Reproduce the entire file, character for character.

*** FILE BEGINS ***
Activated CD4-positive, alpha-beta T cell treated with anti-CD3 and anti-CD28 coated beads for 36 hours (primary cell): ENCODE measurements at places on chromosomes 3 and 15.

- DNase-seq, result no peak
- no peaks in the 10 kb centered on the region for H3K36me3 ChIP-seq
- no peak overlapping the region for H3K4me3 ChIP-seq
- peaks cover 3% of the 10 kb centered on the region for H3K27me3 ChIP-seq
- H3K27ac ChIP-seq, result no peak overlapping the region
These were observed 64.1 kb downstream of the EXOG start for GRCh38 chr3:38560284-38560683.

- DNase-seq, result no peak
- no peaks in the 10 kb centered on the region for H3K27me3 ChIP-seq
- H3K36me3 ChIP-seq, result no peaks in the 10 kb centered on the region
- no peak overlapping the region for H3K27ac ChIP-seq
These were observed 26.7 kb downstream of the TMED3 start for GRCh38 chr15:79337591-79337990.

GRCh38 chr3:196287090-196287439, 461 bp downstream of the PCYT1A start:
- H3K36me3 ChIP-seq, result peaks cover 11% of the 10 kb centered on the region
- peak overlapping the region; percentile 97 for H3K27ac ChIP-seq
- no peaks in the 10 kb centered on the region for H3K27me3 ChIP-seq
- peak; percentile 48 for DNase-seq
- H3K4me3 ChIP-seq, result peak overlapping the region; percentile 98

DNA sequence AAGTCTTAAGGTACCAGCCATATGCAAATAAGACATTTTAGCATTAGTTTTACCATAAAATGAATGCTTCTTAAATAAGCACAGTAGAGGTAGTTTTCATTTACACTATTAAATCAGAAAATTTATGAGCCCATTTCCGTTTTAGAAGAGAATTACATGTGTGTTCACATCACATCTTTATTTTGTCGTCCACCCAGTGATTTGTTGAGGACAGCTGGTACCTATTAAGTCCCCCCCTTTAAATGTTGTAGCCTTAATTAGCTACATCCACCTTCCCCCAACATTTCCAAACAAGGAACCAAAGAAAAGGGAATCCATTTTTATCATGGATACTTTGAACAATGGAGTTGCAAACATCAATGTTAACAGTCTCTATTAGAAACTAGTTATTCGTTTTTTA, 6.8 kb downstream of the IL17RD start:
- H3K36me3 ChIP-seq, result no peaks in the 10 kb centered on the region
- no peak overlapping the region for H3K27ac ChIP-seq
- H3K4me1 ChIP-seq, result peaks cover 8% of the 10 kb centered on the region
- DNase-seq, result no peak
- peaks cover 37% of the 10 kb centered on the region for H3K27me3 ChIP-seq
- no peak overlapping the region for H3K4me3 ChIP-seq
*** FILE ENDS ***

Activated CD4-positive, alpha-beta T cell treated with anti-CD3 and anti-CD28 coated beads for 36 hours (primary cell): ENCODE measurements at places on chromosomes 3 and 15.

- DNase-seq, result no peak
- no peaks in the 10 kb centered on the region for H3K36me3 ChIP-seq
- no peak overlapping the region for H3K4me3 ChIP-seq
- peaks cover 3% of the 10 kb centered on the region for H3K27me3 ChIP-seq
- H3K27ac ChIP-seq, result no peak overlapping the region
These were observed 64.1 kb downstream of the EXOG start for GRCh38 chr3:38560284-38560683.

- DNase-seq, result no peak
- no peaks in the 10 kb centered on the region for H3K27me3 ChIP-seq
- H3K36me3 ChIP-seq, result no peaks in the 10 kb centered on the region
- no peak overlapping the region for H3K27ac ChIP-seq
These were observed 26.7 kb downstream of the TMED3 start for GRCh38 chr15:79337591-79337990.

GRCh38 chr3:196287090-196287439, 461 bp downstream of the PCYT1A start:
- H3K36me3 ChIP-seq, result peaks cover 11% of the 10 kb centered on the region
- peak overlapping the region; percentile 97 for H3K27ac ChIP-seq
- no peaks in the 10 kb centered on the region for H3K27me3 ChIP-seq
- peak; percentile 48 for DNase-seq
- H3K4me3 ChIP-seq, result peak overlapping the region; percentile 98

DNA sequence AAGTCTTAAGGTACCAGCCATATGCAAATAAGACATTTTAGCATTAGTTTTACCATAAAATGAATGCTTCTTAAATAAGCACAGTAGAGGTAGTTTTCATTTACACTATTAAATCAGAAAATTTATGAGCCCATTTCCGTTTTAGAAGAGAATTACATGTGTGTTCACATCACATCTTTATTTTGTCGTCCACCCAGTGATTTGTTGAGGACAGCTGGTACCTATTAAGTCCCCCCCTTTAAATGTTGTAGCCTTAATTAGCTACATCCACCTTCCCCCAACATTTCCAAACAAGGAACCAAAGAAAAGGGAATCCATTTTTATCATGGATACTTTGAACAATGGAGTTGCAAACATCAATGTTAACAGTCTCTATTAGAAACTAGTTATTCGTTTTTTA, 6.8 kb downstream of the IL17RD start:
- H3K36me3 ChIP-seq, result no peaks in the 10 kb centered on the region
- no peak overlapping the region for H3K27ac ChIP-seq
- H3K4me1 ChIP-seq, result peaks cover 8% of the 10 kb centered on the region
- DNase-seq, result no peak
- peaks cover 37% of the 10 kb centered on the region for H3K27me3 ChIP-seq
- no peak overlapping the region for H3K4me3 ChIP-seq